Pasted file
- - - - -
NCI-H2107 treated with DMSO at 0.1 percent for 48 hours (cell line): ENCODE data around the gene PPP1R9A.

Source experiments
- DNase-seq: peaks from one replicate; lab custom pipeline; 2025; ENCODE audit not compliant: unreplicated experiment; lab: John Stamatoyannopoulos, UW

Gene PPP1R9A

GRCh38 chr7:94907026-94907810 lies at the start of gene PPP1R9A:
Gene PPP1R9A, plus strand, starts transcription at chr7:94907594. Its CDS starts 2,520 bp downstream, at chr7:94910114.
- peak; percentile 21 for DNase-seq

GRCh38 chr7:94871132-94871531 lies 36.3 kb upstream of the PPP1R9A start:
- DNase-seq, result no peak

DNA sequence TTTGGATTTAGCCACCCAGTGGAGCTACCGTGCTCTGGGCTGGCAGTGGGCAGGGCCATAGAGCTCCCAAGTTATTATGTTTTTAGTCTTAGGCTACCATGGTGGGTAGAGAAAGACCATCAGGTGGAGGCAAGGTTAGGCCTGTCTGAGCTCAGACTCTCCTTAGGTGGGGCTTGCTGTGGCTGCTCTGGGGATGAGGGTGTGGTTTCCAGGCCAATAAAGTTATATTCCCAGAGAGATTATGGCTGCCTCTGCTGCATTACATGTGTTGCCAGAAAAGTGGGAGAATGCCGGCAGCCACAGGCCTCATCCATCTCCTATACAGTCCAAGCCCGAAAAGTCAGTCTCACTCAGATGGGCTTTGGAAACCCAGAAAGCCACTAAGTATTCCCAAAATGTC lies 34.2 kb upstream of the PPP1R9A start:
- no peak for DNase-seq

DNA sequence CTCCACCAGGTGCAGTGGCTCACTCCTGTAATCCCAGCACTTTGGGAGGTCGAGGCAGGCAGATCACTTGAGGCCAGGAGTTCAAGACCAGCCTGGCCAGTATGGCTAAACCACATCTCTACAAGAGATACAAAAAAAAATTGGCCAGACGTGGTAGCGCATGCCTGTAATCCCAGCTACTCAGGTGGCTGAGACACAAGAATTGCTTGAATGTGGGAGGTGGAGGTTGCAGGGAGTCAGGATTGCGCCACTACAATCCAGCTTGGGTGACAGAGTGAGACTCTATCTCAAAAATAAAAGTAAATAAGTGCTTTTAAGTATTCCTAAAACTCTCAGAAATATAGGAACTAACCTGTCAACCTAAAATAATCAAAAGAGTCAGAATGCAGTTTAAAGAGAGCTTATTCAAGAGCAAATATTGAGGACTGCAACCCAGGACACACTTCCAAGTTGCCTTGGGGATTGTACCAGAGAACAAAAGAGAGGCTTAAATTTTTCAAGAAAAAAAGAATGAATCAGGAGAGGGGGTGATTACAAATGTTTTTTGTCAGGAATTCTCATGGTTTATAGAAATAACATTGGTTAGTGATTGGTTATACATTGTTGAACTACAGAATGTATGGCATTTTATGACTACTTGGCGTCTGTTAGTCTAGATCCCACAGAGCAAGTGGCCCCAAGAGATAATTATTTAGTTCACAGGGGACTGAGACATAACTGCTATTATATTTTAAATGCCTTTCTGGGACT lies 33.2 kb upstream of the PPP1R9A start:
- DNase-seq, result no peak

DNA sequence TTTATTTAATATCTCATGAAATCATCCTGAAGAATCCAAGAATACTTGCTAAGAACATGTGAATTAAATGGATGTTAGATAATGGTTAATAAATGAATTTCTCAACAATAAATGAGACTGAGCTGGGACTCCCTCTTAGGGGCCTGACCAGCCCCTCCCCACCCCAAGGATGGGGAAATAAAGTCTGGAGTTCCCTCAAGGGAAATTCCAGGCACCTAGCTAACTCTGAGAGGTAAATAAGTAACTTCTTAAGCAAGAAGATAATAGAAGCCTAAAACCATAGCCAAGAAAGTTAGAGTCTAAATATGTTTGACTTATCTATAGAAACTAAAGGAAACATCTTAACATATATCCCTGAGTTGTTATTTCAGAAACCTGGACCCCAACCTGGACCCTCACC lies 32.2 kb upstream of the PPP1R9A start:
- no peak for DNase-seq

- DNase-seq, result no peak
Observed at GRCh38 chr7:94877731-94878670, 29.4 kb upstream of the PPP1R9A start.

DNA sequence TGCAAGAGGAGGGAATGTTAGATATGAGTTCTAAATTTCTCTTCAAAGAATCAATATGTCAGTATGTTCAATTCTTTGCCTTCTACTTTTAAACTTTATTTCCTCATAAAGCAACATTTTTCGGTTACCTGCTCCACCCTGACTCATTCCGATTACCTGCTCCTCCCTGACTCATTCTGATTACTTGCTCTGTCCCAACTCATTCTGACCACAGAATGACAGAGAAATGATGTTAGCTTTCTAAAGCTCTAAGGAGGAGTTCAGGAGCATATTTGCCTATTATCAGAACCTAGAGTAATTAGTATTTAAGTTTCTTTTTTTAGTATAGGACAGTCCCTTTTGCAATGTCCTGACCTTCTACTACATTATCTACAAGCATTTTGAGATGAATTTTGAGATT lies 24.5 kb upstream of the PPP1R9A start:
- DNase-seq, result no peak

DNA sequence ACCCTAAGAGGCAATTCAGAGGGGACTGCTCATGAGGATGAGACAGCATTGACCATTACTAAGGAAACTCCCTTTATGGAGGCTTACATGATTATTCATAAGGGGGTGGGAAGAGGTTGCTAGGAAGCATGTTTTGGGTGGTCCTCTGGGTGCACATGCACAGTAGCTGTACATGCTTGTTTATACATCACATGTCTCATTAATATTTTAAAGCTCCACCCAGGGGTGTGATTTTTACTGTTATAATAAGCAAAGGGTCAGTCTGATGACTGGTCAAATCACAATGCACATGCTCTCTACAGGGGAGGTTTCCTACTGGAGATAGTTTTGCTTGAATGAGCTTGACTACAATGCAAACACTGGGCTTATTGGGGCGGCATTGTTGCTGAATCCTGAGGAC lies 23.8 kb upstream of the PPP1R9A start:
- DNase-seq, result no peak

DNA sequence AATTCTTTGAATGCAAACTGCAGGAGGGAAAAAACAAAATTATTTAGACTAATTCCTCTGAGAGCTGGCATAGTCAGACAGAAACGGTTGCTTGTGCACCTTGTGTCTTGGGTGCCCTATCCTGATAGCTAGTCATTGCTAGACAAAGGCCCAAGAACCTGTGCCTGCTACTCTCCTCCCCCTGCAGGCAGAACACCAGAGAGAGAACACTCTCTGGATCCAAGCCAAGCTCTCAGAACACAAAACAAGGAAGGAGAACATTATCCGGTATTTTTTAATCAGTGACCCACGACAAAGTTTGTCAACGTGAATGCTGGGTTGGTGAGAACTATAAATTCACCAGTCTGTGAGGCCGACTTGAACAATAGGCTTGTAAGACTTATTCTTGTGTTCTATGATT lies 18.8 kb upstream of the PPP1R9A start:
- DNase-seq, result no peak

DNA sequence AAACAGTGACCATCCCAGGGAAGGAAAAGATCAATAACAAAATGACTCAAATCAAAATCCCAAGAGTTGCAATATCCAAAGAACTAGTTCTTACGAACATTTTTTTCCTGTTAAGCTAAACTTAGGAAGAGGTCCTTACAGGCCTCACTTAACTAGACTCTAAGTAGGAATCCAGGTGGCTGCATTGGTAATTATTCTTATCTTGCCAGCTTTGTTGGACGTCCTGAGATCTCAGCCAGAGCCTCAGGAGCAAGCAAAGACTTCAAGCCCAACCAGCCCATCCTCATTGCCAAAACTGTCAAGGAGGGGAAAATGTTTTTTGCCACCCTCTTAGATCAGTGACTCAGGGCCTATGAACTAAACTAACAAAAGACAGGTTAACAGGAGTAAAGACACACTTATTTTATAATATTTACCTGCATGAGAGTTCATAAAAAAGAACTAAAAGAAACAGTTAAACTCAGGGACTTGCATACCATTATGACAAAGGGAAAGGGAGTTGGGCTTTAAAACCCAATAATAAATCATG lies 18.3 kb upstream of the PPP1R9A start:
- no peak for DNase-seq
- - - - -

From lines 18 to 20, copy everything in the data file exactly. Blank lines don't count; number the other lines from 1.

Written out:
DNA sequence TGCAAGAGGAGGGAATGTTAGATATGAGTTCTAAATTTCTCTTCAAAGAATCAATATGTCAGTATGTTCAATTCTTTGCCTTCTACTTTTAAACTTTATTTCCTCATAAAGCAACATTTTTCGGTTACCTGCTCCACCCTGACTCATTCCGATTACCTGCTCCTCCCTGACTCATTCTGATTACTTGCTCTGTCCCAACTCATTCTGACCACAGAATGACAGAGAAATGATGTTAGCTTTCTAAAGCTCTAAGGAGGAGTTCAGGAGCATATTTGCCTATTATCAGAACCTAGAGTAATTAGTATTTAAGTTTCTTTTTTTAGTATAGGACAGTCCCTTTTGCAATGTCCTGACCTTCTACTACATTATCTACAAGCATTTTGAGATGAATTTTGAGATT lies 24.5 kb upstream of the PPP1R9A start:
- DNase-seq, result no peak

DNA sequence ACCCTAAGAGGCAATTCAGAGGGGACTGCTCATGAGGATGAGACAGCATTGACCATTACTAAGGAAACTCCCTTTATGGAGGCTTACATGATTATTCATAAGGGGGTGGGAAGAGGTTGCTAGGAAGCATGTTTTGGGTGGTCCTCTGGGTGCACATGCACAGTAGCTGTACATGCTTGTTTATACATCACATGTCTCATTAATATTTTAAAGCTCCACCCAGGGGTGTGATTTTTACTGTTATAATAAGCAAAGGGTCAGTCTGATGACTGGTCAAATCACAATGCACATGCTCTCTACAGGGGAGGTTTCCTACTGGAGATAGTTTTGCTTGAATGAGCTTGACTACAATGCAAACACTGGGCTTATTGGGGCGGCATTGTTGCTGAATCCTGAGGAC lies 23.8 kb upstream of the PPP1R9A start: